Genuine drama in endearing ‘Dogs’ docuseries

By: - Writing Editor
/ 12:20 AM February 07, 2019

Scene from “Dogs”

Bonds between canines and their human companions are featured in the six-part Netflix docuseries “Dogs,” a warm and intimate collection of stories from all over the globe.

There’s genuine drama in these diverse tales of people and their cherished pets, offering an enriching look at how these animals in different places are treated.


The first episode, “The Kid With a Dog,” is about a girl who struggles with epilepsy. Since her parents can’t always be by her side during seizures, they contact a facility that specializes in service dog training. Rory becomes the girl’s companion at school and her bedroom, as the dog can detect her medical emergencies.

The hourlong episode focuses on the challenges that most of the family members have to go through—and not everyone can be extra-close to Rory, as it can distract the dog from its main “mission.” Your heart can’t help but go out to one young sister, who is saddened by such strict rules.

In “Bravo, Zeus,” a Syrian refugee living in Germany arranges for his Siberian husky, Zeus, to be sent to him. It isn’t that easy, of course—left with a friend’s family, the dog lives near a war zone, narrowly avoiding hails of bullets, according to that temporary guardian.

Zeus’ story is tensely presented, and emphasizes the all-too-real heartache felt by humans who get too attached to animals that aren’t their own. The anticipated reunion is no less emotion-triggering.

“Ice on the Water” is considerably less dramatic. The episode celebrates a 10-year-old Labrador retriever named Ice, a loyal companion to an Italian fisherman and his family.

Almost equally about the family’s preparation for the tourist season—when their restaurant is busiest—and the increasingly depleting fish in the lake, it nonetheless highlights the contributions of the cuddly mutt, to the family and the villagers’ lives.

The next episode, “Scissors Down,” is about Japanese groomers flying to the US to join a dog-styling contest.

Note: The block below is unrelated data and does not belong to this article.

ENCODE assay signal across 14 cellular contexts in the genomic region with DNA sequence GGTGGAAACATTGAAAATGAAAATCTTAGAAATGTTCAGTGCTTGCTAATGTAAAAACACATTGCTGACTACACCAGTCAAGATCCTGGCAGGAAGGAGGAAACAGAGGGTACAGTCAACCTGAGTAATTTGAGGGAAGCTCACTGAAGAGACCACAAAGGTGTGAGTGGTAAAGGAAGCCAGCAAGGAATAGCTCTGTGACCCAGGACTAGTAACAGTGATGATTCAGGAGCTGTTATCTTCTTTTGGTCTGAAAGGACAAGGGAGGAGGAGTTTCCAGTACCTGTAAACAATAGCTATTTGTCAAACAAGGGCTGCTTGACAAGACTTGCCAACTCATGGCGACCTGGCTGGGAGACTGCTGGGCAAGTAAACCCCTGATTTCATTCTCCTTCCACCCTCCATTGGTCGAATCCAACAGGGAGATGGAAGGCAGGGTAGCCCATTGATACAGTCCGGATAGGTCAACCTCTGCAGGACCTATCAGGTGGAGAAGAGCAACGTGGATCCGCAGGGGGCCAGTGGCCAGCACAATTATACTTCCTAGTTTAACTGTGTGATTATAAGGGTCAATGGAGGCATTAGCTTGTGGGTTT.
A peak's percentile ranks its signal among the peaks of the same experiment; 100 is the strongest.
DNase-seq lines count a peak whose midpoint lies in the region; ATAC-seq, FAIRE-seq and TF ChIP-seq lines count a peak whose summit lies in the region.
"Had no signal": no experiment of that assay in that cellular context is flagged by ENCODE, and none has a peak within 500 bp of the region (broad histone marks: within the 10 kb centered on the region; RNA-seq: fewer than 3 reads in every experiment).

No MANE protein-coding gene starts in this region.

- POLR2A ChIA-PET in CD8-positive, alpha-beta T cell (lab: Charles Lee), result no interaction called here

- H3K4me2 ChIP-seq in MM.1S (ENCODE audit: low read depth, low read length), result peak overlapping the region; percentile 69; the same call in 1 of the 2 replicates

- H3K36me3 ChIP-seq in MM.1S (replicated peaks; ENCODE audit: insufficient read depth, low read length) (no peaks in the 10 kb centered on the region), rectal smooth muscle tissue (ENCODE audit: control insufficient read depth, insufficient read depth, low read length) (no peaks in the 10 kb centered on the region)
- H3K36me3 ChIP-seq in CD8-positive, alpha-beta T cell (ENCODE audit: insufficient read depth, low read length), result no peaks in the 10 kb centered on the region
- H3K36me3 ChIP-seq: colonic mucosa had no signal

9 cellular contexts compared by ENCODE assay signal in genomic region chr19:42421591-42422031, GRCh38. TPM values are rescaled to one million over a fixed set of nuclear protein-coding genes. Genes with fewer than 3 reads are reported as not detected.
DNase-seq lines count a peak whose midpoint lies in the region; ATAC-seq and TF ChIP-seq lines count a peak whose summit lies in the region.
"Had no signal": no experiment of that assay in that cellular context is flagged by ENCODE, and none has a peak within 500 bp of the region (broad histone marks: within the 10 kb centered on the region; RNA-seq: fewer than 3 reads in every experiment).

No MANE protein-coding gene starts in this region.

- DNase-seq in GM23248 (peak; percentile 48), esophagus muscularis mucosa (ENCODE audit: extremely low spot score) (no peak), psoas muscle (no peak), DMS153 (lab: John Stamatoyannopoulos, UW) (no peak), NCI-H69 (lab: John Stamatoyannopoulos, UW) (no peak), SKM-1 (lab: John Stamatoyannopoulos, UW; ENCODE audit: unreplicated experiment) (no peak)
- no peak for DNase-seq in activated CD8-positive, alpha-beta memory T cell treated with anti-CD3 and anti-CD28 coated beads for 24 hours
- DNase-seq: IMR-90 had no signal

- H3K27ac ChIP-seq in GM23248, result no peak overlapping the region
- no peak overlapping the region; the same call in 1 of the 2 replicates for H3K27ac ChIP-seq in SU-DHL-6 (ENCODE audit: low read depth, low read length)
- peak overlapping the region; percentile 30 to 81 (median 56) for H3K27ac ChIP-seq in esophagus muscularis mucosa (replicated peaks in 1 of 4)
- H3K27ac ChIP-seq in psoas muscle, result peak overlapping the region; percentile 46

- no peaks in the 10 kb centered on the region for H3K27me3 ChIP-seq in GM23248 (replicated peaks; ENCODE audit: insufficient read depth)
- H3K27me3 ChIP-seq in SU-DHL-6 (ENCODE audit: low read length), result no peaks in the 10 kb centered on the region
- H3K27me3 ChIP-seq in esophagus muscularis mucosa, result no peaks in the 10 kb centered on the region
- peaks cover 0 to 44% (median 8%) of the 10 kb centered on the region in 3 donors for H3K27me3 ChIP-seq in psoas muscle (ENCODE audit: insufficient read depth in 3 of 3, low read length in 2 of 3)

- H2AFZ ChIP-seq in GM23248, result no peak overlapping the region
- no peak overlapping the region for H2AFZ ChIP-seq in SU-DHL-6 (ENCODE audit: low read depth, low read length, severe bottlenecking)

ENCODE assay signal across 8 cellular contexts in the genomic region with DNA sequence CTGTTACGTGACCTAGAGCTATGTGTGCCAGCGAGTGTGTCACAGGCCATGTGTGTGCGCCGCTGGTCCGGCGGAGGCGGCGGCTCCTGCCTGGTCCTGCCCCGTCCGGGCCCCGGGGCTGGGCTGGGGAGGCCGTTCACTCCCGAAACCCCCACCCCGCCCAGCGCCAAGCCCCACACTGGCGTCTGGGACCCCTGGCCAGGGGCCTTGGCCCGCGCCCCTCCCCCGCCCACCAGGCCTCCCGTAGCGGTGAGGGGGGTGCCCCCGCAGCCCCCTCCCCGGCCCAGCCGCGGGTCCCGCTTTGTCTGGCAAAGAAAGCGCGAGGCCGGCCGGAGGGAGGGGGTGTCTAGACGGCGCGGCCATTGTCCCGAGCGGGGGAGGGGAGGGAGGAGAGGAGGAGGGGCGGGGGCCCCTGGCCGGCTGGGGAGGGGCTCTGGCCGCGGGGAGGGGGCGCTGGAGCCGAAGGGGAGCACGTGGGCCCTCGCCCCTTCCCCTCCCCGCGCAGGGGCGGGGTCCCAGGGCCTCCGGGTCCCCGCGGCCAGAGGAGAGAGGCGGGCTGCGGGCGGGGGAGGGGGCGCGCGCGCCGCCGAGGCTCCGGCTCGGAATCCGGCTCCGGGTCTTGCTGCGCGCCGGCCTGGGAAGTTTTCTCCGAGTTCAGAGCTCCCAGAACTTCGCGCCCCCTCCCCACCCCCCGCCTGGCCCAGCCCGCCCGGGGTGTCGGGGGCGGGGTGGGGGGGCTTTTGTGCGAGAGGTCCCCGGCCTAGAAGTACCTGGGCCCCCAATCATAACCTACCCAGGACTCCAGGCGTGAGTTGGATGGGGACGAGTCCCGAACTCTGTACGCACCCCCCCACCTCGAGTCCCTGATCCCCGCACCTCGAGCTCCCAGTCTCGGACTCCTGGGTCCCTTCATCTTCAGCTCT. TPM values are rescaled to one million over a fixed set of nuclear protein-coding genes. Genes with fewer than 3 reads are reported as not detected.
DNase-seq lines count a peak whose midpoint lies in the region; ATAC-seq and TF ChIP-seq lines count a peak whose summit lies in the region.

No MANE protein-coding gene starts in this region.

The stylists meet some of their American competitors, who are just as tremendously talented and driven.

“Territorio de Zaguates,” meanwhile, centers on a Costa Rican dog sanctuary that gets increasingly difficult to maintain. Sheltering over a thousand dogs—strays and abandoned pooches of various breeds—the vast farm is manned by a handful of diligent workers.


One man, however, falls ill during one of his work routines. It deviates into his medical condition, but the feature mostly zooms in on the problematic conditions that the canines live in prior to being taken in by the sanctuary, whose resources are fast depleting.

One dog out of many, Max, is given attention, as he becomes close to one of the workers.

Finally, there’s “Second Chances,” which follows a dog adoption advocate doing the difficult job of transporting several rescued dogs, named after celebrities, from Texas to New York.

One mutt, named Justin Timberlake, is prepared for his adopters, who are eager to welcome him to their new home. The painstaking process of getting these dogs prepared for their transfer is moving, highlighting the time and effort that selfless volunteers give to ensure their safety.

“Dogs” is a wholesome and endearing series, and it deserves to show more eclectic stories about the human-beast dynamic in future seasons.

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